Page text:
The Virus That Has Paused Our World


Image from Pixabay.

Samantha Distell, Staff Writer

The notion of closing school and resuming classes online has been in the air for the past week within Bergen County, after many universities, public schools, and private schools alike have decided to close their doors to students for an indefinite amount of time. As of Thursday, March 12, it has been confirmed that school will not be in session for a minimum of two weeks beginning Monday, March 16. Many speculate that the time off will extend past the two weeks. 

COVID-19, more commonly known as the Coronavirus, is a disease that originated in China in December of 2019. Since December, the Coronavirus, now classified as a pandemic, has made its way around the world, spreading sickness and panic everywhere it goes. There are confirmed cases in many different countries within Africa, Europe, Southeast Asia, the Americas, the Western Pacific and the Eastern Mediterranean. Symptoms include cough, fever, and shortness of breath. Based on factors such as age and underlying medical conditions, COVID-19 can become severe to the point of fatality.

Students at Cresskill High School are overwhelmed with concern as to how school and sports will continue. Junior Brandon Tilp shares this sentiment: “Being in track and AP classes, I don’t want school to close down,” Tilp said, “but it seems to be for the best as it will help to prevent mass spreading of the virus through the town.”

While the closing of our school district  is inconvenient, students recognize the necessity behind the county’s decision to do so. Many teachers plan to use Google Classroom as a way to assign work throughout these extraordinary times. Others will proceed with classes using Zoom, a video communication platform.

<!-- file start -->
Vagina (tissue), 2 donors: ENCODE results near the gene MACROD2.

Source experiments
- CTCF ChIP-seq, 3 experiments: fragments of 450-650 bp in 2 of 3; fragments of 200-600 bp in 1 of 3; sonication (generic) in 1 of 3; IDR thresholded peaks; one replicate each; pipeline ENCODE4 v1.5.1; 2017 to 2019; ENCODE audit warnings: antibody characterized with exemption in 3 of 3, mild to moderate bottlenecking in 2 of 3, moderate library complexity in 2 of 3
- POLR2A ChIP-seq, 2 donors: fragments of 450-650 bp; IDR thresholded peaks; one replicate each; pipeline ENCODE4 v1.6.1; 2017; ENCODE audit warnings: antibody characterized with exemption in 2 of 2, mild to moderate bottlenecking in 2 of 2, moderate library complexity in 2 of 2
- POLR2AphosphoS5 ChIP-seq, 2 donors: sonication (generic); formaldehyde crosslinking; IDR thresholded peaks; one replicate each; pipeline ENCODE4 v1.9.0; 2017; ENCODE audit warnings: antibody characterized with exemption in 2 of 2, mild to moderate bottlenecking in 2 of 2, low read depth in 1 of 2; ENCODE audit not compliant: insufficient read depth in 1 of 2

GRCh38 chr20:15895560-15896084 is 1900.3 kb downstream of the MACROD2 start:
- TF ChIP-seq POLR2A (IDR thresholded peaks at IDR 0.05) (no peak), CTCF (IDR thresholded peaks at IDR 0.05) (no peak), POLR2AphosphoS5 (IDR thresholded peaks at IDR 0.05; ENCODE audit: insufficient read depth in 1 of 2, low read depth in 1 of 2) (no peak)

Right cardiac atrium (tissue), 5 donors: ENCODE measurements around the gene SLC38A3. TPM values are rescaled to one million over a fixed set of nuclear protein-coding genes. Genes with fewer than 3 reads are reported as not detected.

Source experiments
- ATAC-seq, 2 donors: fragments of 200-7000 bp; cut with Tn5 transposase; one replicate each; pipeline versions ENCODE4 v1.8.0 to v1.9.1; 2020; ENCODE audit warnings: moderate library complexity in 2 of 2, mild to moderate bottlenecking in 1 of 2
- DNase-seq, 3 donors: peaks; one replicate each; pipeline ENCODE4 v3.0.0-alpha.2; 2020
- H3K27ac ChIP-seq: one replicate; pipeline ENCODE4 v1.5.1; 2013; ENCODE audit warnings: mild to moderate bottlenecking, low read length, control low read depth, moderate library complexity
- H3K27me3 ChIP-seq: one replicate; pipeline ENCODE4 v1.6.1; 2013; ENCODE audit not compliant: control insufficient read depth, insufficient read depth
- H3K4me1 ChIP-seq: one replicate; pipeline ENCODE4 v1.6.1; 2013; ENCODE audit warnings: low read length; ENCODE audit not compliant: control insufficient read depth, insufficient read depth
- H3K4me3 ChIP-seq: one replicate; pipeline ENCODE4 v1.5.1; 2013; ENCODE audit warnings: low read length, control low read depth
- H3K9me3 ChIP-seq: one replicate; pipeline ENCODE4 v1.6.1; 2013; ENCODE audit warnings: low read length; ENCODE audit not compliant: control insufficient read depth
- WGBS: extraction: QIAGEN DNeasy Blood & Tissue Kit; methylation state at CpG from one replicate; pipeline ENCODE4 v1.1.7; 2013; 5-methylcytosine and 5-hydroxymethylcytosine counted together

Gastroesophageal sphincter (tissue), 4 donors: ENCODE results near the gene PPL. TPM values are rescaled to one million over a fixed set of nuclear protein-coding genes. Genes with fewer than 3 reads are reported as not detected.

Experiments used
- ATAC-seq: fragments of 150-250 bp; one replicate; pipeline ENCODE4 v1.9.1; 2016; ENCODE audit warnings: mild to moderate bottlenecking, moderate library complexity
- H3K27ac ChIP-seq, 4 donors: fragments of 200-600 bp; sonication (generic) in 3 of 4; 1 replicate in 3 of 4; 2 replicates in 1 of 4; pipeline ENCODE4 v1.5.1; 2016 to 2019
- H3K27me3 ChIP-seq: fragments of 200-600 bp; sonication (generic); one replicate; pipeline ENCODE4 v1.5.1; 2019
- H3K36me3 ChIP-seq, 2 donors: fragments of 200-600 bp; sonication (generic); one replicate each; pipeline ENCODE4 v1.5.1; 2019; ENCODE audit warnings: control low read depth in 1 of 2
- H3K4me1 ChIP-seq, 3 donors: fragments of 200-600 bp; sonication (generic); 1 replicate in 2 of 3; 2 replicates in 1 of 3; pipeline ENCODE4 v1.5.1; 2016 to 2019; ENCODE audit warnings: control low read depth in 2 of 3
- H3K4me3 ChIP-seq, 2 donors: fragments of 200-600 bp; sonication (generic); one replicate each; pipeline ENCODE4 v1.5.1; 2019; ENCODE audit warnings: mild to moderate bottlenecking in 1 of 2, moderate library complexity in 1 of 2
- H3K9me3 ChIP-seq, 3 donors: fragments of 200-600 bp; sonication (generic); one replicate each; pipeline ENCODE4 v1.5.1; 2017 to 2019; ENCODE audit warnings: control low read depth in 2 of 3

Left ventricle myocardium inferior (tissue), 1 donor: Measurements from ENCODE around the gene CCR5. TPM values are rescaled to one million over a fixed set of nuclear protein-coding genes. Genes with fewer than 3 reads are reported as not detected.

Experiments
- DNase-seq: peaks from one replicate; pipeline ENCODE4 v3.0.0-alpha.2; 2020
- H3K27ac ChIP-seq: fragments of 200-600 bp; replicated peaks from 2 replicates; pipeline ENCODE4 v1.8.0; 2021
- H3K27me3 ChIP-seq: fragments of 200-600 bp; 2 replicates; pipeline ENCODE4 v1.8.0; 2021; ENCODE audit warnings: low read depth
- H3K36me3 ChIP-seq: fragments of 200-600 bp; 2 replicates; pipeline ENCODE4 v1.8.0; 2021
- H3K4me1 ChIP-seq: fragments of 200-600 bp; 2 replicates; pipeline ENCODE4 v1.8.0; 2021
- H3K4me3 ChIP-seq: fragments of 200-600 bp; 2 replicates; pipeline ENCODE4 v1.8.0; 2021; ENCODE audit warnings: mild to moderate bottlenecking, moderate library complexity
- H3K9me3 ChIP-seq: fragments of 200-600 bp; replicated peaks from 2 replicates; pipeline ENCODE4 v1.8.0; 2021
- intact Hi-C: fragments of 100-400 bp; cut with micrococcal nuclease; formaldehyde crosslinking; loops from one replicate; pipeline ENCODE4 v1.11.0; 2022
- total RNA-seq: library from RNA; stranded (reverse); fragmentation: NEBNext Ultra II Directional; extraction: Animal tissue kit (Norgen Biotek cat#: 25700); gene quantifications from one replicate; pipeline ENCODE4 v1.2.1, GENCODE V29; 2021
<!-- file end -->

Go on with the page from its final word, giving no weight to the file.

No matter which method teachers use, though, it is expected that the transition to online classes will be chaotic, given the fact that students and teachers alike will be navigating unprecedented academic territory come Monday.

Sophomore Danielle Hiterer anticipates that online classes will be extremely stressful, because, as she explains, “we have never done something like this.” Nobody is quite sure how the online courses will play out, but students and teachers are expected to work together in these times of uncertainty and to resume learning as quickly as possible, despite the location in which it will happen. 

This virus has had a massive impact on many aspects of life, specifically, gatherings of people. Schools are closing down, students on study abroad trips are being sent home, sporting events are getting canceled, and those are only a few cancellations out of the many that are affecting daily life. Another main concern right now is that the stock market is at an all-time low, resulting in people across the globe losing great sums of money.

It seems as though the world is on pause: people aren’t leaving their homes, and essentially everything is closed, as precautionary measures have increased.

Senior Victoria Milionis, aggravated by this interruption of daily life, says, “The coronavirus made me have to cancel travel plans to Greece for the summer and cancel my Accepted Students Day for college, where I was planning to meet my roommate and other college friends!”

It is unclear how long life will be on a halt or if this virus will get better anytime soon. However, it is said with confidence that the Cresskill community will work together to stay strong during this turbulent period.

Remember to stay safe and take precautions.